To trick or treat or not?


By Kimberly Jenkins - kjenkins@aimmediamidwest.com



It can be trick-or-treating or the candy, boys and girls look forward to celebrating Halloween in some form.

It can be trick-or-treating or the candy, boys and girls look forward to celebrating Halloween in some form.


Courtesy Photos

Trick-or-Treat and Halloween for 2020 will have a different look.


Courtesy Photos

Trick or Treat or not, that is the big question this week. On the one hand, you have the parents who want their children to experience something positive during this crazy time of the pandemic, on the other hand, you have the elderly people who have for years enjoyed the passing out of candy to the little ones every year, but fear for their own health this year with what the experts are saying are the little spreaders.

Thinking back to a time most of us remember as a great time of fun and frolicking with our friends, all the while getting tons of candy to take to our own little home, it is a shame that this most disappointing and unusual year has put even the simplest fun for kids on the yes and no of things they have already missed.

But is trick-or-treating in 2020 safe? It’s a complicated question as stated in an article in goodhousekeeping.com by Zee Krstic Oct. 6, 2020, they have printed the new safety guidelines from the CDC health officials with comments from Sandra Kesh, M.D. an infectious disease specialist.

While the novel coronavirus pandemic has interrupted many of our annual traditions, it seems many families are dead-set on celebrating Halloween during quarantine. A recent Harris Poll survey suggests that more than 70% of millennial moms are planning to make “the most” of Halloween with their families, with 80% of all surveyed saying that heading out to trick-or-treat is at the top of their list of things to do on Halloween.

While the CDC offers many different alternatives to traditional trick-or-treating, if you’re still thinking about organizing a trick-or-treat outing, independent health experts say these considerations should be front of mind. The most significant risk may hinge on who you’re actually trick-or-treating with, because close contact is defined as those “who are within six feet of you for more than 10 to 15 minutes,” Dr. Kesh explains.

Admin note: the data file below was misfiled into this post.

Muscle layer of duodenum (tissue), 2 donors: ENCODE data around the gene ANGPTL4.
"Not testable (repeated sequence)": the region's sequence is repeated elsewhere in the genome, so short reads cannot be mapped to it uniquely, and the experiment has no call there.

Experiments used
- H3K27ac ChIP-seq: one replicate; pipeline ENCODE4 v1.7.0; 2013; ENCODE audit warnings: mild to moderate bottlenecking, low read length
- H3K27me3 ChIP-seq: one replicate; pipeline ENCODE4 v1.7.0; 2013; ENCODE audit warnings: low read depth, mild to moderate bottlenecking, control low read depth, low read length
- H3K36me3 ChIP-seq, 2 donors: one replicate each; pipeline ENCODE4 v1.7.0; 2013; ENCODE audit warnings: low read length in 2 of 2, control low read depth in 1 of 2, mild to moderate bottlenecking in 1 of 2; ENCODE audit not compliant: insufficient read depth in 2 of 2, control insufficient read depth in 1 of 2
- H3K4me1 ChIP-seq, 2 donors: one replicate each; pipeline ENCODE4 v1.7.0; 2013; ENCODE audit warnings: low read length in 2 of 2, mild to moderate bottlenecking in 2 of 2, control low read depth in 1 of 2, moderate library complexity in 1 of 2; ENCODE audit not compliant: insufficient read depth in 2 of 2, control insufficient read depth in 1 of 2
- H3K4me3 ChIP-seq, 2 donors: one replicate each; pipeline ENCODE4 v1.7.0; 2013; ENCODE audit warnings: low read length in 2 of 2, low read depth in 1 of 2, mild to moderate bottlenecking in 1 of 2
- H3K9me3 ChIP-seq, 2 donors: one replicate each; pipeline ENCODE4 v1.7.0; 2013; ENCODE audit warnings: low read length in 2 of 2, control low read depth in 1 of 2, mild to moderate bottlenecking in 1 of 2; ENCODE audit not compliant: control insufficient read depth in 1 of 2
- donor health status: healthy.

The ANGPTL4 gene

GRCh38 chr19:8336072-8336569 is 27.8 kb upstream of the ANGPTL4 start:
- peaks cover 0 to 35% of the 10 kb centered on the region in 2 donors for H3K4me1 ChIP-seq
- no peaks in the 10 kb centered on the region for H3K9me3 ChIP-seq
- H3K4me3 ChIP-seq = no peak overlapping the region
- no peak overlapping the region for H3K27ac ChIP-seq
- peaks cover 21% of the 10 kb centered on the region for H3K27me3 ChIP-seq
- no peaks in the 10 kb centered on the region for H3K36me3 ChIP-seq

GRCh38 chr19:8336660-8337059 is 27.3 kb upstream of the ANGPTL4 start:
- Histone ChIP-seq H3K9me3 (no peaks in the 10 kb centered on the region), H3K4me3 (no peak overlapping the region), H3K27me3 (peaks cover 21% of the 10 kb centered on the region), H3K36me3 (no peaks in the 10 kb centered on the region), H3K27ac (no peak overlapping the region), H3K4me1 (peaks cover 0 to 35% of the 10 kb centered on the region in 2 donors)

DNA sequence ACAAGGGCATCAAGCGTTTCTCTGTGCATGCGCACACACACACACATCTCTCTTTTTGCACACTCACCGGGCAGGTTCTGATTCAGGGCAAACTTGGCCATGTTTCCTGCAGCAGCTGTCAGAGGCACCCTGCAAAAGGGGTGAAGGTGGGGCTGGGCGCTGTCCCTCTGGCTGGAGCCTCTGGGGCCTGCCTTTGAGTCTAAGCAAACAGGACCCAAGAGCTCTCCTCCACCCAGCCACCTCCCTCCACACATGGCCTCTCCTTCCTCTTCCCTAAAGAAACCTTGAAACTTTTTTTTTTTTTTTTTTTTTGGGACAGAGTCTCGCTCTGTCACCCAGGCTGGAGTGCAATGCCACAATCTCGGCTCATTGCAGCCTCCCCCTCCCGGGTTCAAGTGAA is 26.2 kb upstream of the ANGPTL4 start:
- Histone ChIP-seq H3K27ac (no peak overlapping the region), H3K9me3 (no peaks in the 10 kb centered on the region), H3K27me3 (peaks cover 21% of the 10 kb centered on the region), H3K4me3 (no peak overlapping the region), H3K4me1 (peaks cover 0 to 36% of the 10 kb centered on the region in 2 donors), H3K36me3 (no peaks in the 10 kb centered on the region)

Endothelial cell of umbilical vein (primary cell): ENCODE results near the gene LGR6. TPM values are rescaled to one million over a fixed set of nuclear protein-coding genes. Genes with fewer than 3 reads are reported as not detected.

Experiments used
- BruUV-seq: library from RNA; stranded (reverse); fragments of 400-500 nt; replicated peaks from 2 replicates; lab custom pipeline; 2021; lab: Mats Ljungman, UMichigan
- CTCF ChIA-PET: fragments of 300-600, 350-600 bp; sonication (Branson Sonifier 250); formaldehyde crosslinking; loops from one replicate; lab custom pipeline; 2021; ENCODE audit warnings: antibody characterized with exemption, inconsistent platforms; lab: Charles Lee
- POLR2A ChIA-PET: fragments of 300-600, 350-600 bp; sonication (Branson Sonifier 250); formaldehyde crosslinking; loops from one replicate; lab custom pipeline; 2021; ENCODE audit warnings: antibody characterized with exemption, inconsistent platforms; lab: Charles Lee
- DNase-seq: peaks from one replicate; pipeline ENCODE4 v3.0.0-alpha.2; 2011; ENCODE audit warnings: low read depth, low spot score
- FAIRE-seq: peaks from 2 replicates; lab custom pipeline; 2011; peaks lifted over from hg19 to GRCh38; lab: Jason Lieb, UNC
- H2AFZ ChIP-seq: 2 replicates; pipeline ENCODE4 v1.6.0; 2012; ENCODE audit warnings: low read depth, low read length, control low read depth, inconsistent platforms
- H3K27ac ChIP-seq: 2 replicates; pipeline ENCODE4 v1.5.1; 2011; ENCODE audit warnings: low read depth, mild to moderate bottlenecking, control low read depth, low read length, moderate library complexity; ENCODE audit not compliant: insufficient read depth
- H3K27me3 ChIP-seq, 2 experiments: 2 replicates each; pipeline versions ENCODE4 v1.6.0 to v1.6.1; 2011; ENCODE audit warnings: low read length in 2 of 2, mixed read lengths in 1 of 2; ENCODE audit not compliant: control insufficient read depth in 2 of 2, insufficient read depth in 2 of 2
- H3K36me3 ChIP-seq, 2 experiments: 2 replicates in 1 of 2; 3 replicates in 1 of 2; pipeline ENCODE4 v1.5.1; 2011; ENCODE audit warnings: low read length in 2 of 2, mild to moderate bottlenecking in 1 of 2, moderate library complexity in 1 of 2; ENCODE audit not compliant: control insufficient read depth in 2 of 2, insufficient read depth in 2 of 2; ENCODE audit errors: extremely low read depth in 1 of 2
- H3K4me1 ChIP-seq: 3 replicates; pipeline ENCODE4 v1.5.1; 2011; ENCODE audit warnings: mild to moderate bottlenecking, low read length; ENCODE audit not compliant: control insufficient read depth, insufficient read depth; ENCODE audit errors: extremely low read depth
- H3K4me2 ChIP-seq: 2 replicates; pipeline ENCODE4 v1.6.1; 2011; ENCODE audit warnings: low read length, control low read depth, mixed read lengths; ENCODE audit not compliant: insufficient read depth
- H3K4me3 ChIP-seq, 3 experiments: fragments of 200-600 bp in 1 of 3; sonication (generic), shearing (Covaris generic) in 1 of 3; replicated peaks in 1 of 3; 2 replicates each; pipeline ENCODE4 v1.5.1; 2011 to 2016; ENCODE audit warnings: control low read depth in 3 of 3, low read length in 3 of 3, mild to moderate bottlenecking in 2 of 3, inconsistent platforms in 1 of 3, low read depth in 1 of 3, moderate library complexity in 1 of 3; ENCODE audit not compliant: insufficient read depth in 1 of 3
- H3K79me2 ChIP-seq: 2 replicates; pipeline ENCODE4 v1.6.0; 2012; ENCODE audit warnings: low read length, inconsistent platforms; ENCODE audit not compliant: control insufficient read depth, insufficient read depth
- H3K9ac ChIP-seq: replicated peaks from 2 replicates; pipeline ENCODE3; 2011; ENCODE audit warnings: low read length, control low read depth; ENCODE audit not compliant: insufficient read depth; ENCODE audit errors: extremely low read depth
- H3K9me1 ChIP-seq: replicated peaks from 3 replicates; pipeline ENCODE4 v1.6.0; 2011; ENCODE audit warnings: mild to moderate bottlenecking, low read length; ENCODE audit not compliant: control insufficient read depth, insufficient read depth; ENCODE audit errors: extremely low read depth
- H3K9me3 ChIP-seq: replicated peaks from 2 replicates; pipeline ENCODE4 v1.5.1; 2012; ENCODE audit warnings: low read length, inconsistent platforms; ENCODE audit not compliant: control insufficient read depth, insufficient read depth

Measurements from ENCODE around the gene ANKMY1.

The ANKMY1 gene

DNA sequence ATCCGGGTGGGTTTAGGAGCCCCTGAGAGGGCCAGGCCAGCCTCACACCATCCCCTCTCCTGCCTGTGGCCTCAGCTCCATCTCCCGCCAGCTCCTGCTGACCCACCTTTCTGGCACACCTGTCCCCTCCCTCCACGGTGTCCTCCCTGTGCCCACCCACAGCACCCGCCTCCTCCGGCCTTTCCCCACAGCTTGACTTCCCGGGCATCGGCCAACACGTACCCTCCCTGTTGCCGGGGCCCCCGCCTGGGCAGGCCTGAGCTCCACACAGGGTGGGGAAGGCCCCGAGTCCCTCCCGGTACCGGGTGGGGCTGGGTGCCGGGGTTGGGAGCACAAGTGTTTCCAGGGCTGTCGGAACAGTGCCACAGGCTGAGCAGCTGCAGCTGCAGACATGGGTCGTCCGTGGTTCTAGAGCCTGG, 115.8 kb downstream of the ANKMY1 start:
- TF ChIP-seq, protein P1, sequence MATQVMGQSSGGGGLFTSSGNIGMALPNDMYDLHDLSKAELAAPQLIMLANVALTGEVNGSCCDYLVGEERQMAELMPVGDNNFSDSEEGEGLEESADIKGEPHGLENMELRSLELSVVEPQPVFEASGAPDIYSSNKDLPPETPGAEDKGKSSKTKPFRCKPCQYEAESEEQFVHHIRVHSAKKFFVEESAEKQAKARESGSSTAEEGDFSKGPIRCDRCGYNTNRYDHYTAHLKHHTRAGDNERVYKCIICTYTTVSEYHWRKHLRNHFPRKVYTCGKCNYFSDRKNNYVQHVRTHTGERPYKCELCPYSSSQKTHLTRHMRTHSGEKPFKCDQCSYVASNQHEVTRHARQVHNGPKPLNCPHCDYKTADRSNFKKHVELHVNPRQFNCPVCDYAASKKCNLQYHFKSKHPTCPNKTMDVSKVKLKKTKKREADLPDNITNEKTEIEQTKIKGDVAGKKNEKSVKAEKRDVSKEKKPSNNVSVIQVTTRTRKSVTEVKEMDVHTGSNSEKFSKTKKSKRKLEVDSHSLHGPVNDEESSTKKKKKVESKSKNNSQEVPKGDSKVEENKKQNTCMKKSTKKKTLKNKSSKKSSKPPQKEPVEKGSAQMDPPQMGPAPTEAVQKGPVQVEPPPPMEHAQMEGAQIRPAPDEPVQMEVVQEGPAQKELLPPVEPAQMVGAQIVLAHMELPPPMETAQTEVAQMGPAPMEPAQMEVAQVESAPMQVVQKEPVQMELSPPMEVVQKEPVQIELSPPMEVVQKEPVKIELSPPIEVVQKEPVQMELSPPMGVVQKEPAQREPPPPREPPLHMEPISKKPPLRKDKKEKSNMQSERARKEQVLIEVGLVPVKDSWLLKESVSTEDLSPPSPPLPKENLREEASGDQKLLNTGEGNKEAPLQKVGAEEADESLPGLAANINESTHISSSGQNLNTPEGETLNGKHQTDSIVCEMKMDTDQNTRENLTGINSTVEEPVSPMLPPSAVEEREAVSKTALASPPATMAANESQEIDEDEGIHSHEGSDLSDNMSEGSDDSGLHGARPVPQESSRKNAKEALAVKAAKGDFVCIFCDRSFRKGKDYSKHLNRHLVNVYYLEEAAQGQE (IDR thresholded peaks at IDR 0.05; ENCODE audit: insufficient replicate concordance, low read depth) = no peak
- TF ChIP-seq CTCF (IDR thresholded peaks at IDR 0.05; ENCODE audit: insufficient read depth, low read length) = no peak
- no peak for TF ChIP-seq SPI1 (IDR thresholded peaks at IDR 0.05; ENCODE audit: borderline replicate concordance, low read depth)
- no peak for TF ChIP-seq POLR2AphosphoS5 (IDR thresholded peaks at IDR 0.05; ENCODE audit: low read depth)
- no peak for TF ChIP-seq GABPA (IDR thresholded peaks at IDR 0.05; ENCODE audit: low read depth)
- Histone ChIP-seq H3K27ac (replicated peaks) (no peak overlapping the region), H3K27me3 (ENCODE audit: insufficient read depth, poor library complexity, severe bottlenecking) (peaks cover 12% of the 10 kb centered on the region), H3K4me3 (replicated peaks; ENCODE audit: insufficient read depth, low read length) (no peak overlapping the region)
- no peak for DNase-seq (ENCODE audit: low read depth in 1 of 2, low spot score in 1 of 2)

Dr. Kesh does not feel that joining a big group of trick-or-treaters is a good idea. Also, face to face exposure make your visit to a door or front porch very brief and especially being extremely careful with your children touching candy, toys, doors, or other surfaces anywhere they go trick-or-treating.

The issue of masks is also discussed that it should be easy to incorporate a face-covering into your child’s costume and if not, it says perhaps skip the costume masks and wear the cloth protective masks.

Dr. Kesh adds: Establish ground rules. “Your child shouldn’t be digging around a candy bowl, touching multiple pieces. Ask them to choose one and stick with it,” Dr. Kesh advises. “And while it’s hard to ask kids not to run around the street, you should ask them to stay as far away from people outside of your household, to continue to do social distancing even outside.”

Don’t share props, toys or bowls. Keep the swords, wands and tiaras from being passed around if you can. Ask each of your children to hold onto their own candy bags.

Bring hand sanitizer, and practice not touching your face. “It’s always good to take a break, do a check-in and give kids some hand sanitizer to clean their hands between multiple homes,” Dr. Kesh adds. This is also an opportunity to give kids a break from wearing a mask if they need it, in a safe spot away from others where they can remove their mask with clean hands.

Dr. Kesh says that using a candy bowl could be an acceptable solution for trick-or-treaters and their hosts. She also gives a quick no, as to traveling to different places and many neighborhoods.

The main risks for trick-or-treating are joining a big group of trick-or-treaters, face to face exposure, and the touching.

Disinfecting each candy wrapper may be a bit over the top, Dr. Kesh explains, especially since you can naturally allow any potentially infectious surface germs to die off with time. “Something that you can also do is to put most of the candy away for the first three days that it’s in your home, and then the rest of the candy is safe to eat after the time has passed,” she advises.

The question of trick-or-treating is a huge one this year and ultimately it is up to parents as to whether they decide to take their children out or choose to stay home and do some indoor fun with the family, but whatever decision parents make, Halloween 2020 may look different for everyone but will be done with the children in mind.

It can be trick-or-treating or the candy, boys and girls look forward to celebrating Halloween in some form.
https://www.portsmouth-dailytimes.com/wp-content/uploads/sites/28/2020/10/web1_trick-or-treat.jpgIt can be trick-or-treating or the candy, boys and girls look forward to celebrating Halloween in some form. Courtesy Photos

Trick-or-Treat and Halloween for 2020 will have a different look.
https://www.portsmouth-dailytimes.com/wp-content/uploads/sites/28/2020/10/web1_gh-trick-or-treat-pandemic.jpgTrick-or-Treat and Halloween for 2020 will have a different look. Courtesy Photos

By Kimberly Jenkins

kjenkins@aimmediamidwest.com

Reach Kimberly Jenkins (740)353-3101 ext. 1928

© 2020 Portsmouth Daily Times, all rights

Reach Kimberly Jenkins (740)353-3101 ext. 1928

© 2020 Portsmouth Daily Times, all rights